Software quality and delivery speed are quite antagonistic in their nature. Quality assurance usually takes a considerable share of time and effort in the software development cycle, so it naturally tends to slow down delivery speed. Increase in feature delivery speed often results with quality issues piling up.
Frequent delivery of quality software is crucial in building consumer facing products, such as HomeToGo, which heavily depend on a fast A/B testing cycle to measure customer response and make data-informed product decisions.
In this article, I share a few key techniques and tips, which help to ship new features and code changes into production multiple times a day while still ensuring a high quality level.
It is definitely worth investing a considerable effort into bug prevention and quality assurance before the release. However, some bugs and malfunctions will happen, sometimes the critical ones, no matter how hard you will try to prevent them upfront. Besides your own software, there are many other risk factors at play in production environments, like hardware crashes or 3rd party APIs that start throwing errors or unexpectedly go out of service .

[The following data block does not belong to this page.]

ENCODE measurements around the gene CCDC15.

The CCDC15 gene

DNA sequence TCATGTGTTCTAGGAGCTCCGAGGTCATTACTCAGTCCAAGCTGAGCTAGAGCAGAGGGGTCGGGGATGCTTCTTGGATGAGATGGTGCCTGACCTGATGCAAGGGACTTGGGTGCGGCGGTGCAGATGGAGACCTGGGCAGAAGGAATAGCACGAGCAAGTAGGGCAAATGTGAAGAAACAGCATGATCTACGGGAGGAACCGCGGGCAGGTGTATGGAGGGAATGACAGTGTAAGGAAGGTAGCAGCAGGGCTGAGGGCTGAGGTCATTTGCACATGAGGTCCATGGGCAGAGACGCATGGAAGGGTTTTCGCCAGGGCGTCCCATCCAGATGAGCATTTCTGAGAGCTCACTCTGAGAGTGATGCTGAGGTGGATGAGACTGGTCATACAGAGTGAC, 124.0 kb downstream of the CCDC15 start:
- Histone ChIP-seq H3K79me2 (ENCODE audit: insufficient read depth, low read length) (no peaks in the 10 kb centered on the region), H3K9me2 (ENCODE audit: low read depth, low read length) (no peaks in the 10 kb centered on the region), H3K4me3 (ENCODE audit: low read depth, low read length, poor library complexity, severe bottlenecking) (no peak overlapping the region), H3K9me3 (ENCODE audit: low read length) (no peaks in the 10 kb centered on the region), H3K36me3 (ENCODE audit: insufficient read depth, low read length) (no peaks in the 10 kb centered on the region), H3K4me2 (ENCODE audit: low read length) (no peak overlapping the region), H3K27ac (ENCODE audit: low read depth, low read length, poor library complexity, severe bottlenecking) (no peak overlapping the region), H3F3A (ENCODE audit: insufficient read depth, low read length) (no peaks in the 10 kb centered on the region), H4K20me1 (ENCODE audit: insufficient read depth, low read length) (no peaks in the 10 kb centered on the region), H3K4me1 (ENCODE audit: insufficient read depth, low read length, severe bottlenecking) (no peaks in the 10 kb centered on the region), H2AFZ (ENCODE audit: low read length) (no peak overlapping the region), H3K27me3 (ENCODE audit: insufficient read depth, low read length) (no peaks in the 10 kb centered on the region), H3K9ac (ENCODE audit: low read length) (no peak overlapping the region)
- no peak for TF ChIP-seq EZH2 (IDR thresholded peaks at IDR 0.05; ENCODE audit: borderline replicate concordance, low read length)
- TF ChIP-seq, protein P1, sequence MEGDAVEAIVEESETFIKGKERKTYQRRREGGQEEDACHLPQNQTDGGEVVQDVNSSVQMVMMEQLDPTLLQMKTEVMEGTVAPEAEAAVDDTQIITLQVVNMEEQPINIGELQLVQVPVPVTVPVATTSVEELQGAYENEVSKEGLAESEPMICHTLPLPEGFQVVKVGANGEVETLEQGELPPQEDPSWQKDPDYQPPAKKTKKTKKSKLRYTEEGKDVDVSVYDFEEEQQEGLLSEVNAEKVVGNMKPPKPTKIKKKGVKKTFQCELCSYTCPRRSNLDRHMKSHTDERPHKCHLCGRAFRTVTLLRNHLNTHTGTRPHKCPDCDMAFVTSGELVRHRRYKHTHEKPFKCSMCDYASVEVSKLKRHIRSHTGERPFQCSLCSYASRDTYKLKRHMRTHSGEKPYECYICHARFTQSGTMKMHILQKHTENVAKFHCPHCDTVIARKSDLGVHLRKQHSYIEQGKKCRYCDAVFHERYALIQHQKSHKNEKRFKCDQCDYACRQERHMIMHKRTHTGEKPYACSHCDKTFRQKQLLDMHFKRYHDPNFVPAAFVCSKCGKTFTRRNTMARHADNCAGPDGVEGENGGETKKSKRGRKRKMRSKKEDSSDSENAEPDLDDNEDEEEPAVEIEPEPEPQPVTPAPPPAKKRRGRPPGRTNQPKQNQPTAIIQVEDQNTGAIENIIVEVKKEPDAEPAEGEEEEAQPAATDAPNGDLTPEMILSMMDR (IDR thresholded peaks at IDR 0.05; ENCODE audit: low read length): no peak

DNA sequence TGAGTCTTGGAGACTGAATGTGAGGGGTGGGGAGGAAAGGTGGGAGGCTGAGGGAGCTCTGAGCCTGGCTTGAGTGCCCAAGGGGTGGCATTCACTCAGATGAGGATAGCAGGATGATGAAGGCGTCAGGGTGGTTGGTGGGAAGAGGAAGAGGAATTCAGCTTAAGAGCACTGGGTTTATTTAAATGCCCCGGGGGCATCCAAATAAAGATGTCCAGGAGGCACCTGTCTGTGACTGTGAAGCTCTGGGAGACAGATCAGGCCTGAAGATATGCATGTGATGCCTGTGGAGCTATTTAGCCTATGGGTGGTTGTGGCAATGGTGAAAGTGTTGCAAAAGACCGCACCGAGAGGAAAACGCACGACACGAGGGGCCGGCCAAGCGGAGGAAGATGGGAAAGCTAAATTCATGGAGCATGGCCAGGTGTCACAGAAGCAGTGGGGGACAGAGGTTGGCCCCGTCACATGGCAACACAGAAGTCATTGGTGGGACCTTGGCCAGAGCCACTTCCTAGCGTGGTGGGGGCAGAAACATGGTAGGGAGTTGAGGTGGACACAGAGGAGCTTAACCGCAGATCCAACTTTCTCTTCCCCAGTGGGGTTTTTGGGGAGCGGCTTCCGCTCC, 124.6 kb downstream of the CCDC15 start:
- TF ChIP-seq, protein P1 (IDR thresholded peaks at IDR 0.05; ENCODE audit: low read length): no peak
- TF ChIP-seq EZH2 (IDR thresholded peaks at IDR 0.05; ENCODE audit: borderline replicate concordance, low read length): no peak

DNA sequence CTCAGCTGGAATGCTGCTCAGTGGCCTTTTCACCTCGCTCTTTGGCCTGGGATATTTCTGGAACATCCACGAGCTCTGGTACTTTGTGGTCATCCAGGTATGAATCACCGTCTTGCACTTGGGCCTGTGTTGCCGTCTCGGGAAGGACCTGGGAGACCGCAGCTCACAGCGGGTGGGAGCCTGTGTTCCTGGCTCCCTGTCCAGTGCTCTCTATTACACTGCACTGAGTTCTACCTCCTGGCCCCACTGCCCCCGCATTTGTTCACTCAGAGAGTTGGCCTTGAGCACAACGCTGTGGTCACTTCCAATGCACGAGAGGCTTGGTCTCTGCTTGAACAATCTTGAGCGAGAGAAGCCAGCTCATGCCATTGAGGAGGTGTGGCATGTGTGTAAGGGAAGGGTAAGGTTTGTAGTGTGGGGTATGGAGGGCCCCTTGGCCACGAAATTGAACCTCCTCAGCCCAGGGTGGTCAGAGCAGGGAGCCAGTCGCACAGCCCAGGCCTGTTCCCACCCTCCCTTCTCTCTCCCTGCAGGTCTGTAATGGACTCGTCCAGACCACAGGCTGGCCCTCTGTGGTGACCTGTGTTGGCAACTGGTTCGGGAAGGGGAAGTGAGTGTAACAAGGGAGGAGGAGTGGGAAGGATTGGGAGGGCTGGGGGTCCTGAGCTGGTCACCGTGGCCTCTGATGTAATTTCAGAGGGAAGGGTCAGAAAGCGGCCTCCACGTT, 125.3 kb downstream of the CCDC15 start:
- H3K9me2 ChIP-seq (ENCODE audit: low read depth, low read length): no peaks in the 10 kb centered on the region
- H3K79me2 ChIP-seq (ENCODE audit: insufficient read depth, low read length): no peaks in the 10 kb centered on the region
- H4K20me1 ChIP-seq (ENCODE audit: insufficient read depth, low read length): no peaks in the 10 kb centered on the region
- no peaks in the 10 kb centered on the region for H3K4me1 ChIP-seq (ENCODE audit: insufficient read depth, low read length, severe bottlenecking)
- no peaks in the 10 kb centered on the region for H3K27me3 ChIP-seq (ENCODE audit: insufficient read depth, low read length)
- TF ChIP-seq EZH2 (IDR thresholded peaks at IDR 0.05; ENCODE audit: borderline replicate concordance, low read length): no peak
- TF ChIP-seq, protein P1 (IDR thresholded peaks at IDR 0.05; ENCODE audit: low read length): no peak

Therefore, I find it useful to complement prevention measures with monitoring and reaction capabilities, to quickly detect and resolve the bugs and malfunctions that escape the prevention mechanism.
In the end, you build two main lines of defense. The prevention defense line prevents the absolute majority of bugs from reaching production. In case some bugs still get into production, the monitoring defense line helps to quickly catch them and reduce the negative impact to the minimum.